Cypriotism is not Cypro-centrism, although the two positions are linked and interconnected. The later prioritizes the geographical space of Cyprus as its starting point of reference, while the former prioritizes the Turkish and Greek Cypriot communities as its pivotal point of reference, producing a discourse and a politics which positions these two ethnic communities on an equal representation, negating any social, political, economic or cultural remainders outside of the categories themselves. While Cypriotism is also Cypro-centric, one can be Cypro-centric without being a Cypriotist.


Cypriotism is not an ideology without any connections to our material conditions, the result of mere political propaganda or merely a naive fantasy. It expresses the hope and desire for a reunified Cyprus, perceived here as possible only through the formation of a bi-communal state, primarily in the context of a federation. It therefore has both an ideological content in relation to political, cultural and social identities in Cyprus, as well as an imagined historical Telos, a Utopia.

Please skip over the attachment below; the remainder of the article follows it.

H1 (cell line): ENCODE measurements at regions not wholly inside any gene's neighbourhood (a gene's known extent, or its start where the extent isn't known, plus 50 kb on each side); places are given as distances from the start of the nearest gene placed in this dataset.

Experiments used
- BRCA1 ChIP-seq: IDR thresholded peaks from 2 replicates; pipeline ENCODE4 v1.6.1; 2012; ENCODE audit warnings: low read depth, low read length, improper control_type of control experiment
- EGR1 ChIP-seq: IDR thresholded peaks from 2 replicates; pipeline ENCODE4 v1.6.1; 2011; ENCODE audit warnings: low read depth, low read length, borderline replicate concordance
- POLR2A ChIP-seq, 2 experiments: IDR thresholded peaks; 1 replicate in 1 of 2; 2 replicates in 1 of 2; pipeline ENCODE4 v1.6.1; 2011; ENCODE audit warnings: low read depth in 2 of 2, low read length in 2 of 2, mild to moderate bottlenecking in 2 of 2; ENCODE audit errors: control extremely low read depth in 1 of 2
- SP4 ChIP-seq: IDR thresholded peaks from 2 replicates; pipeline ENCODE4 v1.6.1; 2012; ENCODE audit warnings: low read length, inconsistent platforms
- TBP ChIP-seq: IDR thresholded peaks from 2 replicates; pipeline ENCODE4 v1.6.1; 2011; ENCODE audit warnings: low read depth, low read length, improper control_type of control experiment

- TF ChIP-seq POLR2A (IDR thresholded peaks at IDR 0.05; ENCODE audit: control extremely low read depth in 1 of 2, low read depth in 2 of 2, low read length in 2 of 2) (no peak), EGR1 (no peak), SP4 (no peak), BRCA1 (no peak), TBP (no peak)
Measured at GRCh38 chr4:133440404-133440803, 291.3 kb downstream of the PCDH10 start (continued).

Cypriotism is the teleological identification with the two constitutional ethnic categories of the Republic of Cyprus. On this basis it emphasizes the commonality of those two ethic categories, focusing on cultural, social, traditional and linguistic common characteristics perceived as forming the universal essence of the (non-ethnic) Cypriot identity. The narration of history, culture, society and tradition is thus shifted from a mono-communal to a bi-communal one, attempting to trace and subsume identified common features under this perceived Cypriot identity. In this process, Cypriotism re-produces the constitutional logic of the Republic of Cyprus, where the cultural and ethnic heterogeneity of the Cypriot social fabric is systematically subsumed under the two constitutional communities, making social heterogeneity invisible in discourses of representation. This process is made possible precisely because Cypriotism, in supporting uncritically bi-communalism, allows for the reproduction of the representation of the two constitutional communities as internally homogeneous categories, negating the multiethnic, and by extension multicultural reality internal to the constitutional categories themselves. To clarify the point: the constitutional category of the Greek Cypriot community of the Republic of Cyprus alone includes, among others, citizens with Lebanese, Egyptian, Iraqi, Syrian, Filipino, British, Kurdish, Pontic, Armenian, Maronite, Russian, Romanian and Serbian ethnic backgrounds, their ethnicity is here however, constitutionally Greek. Through the simple process of legal and linguistic subsumption, the community’s external representation remains homogeneous while its actual internal heterogeneity is discursively negated.